As African nations begin to ease lockdown restrictions, health systems are bracing to prevent the novel coronavirus from spreading rapidly through their populations. Many countries across the continent – such as Ghana, Kenya, Nigeria, Rwanda, South Africa, and Uganda – were ahead of the curve in taking steps to slow the spread of the virus more swiftly than other regions. But as countries reopen, many lack the infrastructure and technical capacity to quickly detect surges in COVID-19, severely hampering their ability to effectively respond. While rapidly scaling up testing across the continent, governments should seize the opportunity to strengthen health systems – in particular, clinical labs – to prepare for future outbreaks.
Building resilient health systems through the COVID-19 response
During the 2014-2016 West Africa Ebola outbreak, there were calls to build up the region’s long-term pandemic preparedness, including strengthening clinical laboratory capacity to prepare for future pandemics. But in the midst of the crisis, affected countries ultimately deployed short-term solutions centered on accelerating scale-up of one-off testing technologies that could only be used for Ebola. The emergency response missed the opportunity to build strong laboratory capacity, which could have enabled more effective control of future disease outbreaks like COVID-19.
In the current pandemic, nations are again at a crossroads in which choices must be made about the best way to expand testing capabilities, which is the first step in the Africa Centres for Disease Control and Prevention (Africa CDC) strategy to test, trace, and treat. With African countries having tested an average of 1,700 people per 1 million as of early June – a far cry from testing rates up to 20-fold higher in high-income countries – governments are racing to procure test kits and are starting to see success due to a new initiative from the Africa CDC. But even with enough test kits, there is insufficient laboratory capacity to process these tests in a timely manner.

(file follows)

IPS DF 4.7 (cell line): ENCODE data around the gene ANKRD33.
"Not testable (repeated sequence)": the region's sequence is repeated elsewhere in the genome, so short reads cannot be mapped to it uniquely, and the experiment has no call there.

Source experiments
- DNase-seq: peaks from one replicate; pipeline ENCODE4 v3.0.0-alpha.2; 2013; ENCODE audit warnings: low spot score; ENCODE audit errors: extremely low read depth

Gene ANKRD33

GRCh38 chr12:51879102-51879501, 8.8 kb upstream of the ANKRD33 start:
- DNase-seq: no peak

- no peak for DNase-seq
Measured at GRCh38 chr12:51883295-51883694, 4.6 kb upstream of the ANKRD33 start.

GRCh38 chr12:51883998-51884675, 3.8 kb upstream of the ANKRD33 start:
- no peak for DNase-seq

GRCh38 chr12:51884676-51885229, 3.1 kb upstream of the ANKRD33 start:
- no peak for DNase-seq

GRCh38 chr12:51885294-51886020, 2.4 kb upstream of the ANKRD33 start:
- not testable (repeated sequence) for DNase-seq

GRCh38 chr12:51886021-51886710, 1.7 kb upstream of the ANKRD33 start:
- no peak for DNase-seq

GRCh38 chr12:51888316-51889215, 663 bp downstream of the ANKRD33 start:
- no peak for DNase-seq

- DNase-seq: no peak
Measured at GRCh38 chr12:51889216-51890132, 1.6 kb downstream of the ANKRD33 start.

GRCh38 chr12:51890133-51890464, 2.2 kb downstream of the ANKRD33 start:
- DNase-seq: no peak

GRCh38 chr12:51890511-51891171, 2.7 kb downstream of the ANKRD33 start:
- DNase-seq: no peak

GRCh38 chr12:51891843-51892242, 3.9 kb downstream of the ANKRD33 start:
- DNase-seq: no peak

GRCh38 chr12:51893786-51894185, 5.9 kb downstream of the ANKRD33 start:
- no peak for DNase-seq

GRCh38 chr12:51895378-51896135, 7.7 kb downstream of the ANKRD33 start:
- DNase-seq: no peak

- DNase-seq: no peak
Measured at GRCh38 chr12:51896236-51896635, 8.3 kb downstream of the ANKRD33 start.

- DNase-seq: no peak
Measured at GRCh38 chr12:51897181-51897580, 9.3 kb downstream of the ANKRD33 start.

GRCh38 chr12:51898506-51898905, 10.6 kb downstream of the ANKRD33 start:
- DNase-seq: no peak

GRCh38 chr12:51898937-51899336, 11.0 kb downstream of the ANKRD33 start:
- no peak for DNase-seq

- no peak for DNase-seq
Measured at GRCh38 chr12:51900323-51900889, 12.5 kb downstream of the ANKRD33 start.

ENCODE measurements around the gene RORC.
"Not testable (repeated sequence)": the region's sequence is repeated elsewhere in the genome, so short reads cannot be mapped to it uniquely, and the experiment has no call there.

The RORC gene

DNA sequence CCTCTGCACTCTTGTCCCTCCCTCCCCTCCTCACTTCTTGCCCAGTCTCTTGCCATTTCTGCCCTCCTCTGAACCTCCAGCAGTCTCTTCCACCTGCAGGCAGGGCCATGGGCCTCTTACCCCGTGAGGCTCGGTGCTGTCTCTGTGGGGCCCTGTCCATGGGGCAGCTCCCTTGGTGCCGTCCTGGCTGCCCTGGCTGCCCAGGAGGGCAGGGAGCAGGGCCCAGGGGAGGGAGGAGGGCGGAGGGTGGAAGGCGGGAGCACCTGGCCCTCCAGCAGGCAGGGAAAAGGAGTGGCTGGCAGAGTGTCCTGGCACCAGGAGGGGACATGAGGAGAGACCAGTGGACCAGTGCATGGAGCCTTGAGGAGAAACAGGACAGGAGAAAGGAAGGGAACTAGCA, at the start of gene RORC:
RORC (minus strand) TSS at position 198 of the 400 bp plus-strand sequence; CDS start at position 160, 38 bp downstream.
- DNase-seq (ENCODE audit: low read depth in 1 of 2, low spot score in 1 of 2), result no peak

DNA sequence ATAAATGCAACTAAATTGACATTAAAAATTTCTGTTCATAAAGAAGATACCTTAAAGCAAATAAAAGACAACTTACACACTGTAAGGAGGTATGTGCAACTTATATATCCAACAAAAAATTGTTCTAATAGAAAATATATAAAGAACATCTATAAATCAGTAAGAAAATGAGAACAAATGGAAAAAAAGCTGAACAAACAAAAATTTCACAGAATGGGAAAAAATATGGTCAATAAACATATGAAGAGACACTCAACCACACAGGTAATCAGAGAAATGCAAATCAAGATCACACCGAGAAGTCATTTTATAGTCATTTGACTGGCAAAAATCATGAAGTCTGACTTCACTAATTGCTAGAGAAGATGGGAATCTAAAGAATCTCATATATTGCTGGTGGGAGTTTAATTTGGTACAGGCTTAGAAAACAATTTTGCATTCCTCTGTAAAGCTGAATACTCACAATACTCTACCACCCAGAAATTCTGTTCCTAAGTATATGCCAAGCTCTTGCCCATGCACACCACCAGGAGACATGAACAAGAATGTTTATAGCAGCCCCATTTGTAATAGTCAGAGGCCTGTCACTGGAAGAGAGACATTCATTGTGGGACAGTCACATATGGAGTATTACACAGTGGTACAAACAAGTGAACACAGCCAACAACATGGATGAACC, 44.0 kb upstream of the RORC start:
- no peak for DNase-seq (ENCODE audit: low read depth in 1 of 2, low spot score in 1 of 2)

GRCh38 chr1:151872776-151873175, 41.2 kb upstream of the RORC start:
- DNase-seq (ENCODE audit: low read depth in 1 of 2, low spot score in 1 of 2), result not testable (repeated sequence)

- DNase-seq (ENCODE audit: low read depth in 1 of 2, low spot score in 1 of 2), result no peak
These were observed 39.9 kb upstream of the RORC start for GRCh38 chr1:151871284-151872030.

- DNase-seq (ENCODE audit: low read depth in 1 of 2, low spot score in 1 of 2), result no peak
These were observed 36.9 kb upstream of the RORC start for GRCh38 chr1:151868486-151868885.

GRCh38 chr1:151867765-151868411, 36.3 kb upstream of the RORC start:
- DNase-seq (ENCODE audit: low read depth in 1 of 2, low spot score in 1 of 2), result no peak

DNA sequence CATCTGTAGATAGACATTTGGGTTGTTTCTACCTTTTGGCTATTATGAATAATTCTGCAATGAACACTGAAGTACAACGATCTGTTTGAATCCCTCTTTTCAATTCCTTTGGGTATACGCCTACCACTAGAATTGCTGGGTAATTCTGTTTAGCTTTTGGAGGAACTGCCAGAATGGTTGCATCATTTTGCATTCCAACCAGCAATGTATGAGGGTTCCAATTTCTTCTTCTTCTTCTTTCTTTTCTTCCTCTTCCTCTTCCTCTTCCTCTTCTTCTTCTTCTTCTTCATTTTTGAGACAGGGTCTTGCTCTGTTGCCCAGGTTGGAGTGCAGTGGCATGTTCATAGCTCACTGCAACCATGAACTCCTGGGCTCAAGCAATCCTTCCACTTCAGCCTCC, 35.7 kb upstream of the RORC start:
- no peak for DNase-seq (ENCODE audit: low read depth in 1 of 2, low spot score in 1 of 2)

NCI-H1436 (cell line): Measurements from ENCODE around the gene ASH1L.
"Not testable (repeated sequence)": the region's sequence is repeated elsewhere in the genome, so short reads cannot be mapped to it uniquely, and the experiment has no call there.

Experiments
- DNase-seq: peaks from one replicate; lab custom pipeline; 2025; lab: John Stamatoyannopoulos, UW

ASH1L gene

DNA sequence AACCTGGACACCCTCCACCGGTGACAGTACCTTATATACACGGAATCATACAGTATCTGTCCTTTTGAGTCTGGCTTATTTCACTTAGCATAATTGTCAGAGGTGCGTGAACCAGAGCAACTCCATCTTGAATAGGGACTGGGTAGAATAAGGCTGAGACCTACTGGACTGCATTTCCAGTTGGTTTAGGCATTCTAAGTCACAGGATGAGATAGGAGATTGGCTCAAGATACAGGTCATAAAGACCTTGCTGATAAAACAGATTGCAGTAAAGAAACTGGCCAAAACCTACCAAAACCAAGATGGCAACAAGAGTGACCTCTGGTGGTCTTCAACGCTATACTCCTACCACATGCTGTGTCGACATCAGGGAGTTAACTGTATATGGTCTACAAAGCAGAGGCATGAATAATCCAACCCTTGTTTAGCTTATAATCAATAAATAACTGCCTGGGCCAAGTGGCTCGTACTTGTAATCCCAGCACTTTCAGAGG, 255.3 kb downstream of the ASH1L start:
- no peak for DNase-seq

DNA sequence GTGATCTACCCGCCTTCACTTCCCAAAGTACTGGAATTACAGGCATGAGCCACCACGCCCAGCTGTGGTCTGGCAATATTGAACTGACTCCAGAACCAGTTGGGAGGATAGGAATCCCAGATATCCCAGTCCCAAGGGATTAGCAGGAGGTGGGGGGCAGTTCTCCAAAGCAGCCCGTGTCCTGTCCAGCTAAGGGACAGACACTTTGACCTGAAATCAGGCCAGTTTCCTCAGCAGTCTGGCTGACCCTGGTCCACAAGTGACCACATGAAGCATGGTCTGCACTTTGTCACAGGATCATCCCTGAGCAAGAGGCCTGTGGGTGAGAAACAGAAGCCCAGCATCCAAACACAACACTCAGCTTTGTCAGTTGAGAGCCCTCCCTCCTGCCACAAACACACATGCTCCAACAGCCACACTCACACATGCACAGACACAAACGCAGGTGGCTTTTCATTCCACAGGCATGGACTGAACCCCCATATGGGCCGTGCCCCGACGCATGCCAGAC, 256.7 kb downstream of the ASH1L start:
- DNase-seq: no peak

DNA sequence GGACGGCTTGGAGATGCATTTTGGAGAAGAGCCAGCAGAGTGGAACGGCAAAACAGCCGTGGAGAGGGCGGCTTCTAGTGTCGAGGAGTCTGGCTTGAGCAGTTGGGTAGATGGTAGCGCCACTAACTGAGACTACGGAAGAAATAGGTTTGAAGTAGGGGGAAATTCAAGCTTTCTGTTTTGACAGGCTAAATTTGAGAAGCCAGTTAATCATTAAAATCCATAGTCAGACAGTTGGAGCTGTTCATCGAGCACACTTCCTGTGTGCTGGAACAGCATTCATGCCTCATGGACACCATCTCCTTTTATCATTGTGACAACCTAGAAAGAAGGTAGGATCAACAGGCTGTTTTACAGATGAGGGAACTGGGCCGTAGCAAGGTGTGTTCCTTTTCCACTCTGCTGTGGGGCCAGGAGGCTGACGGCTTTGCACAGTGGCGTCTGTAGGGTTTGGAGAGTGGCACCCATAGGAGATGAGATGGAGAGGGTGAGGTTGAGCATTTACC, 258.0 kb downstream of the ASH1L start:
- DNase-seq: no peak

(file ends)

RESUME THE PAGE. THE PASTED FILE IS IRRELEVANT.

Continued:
In a recent opinion piece in the African Journal of Laboratory Medicine (AJLM), I argued that countries should make a conscious decision to scale up COVID-19 testing in ways that will strengthen health systems to respond to future emergencies rather than setting up a new disease-specific vertical program for COVID-19 (see figure for a full summary of recommendations). There is an opportunity for existing laboratory systems and diagnostic tools that are being used for other viruses – for example, HIV – to be adapted, expanded, and scaled up for COVID-19 testing.
Scaling up the right technologies that ensure safety and foster trust
Progress is already underway. A COVID-19-specific component for lab-based real-time polymerase chain reaction (RT-PCR) tests – which are already in use for HIV and other viruses – has become the standard of diagnosis for COVID-19 throughout the world. To seize the opportunity for sustainable health systems strengthening, prioritizing this technology is paramount, especially given the limited accuracy of alternative technologies such as rapid antibody-antigen-based point-of-care tests.
The quality of test results will be critical to the success of the pandemic response. Regulatory agencies should consider limiting emergency use authorizations that allow new diagnostic technologies on the market without fully vetting their quality. As part of USP’s Technology Review Program, USP expert volunteers are already reviewing new diagnostic technologies for COVID-19. The results of their work will help guide decisionmakers in low- and middle-income countries (LMICs) about each technology’s strengths and weaknesses, informing implementation decisions.
Ensuring accurate results
If data produced by diagnostic tools are not reliable, treatment decisions won’t be either. USP has worked with laboratories in LMICs for over 25 years to help them build quality management systems so that they can generate quality-assured data for decision-making. In partnership with donors like the Global Fund to Fight AIDS, Tuberculosis, and Malaria and USAID, we have worked with more than 90 laboratories in 34 countries in Asia, Central Asia, Africa, Latin America, and the Caribbean, helping achieve ISO certifications for testing and calibration laboratories and medical laboratories, as well as World Health Organization prequalification. For COVID-19 specifically, USP has already helped scale-up testing through existing laboratory networks in Ghana and Nigeria and is forming additional partnerships to contribute to building this capacity.
The unprecedented need to rapidly scale up testing across the African continent presents an opportunity to leave countries’ viral testing arsenals better equipped for future public health emergencies. Countries can and should make a concerted effort to scale up COVID-19 testing in a way that strengthens health systems to respond to emerging pandemics so they are not blindsided in the next response.
Learn about USP’s critical role in the public health response to COVID-19.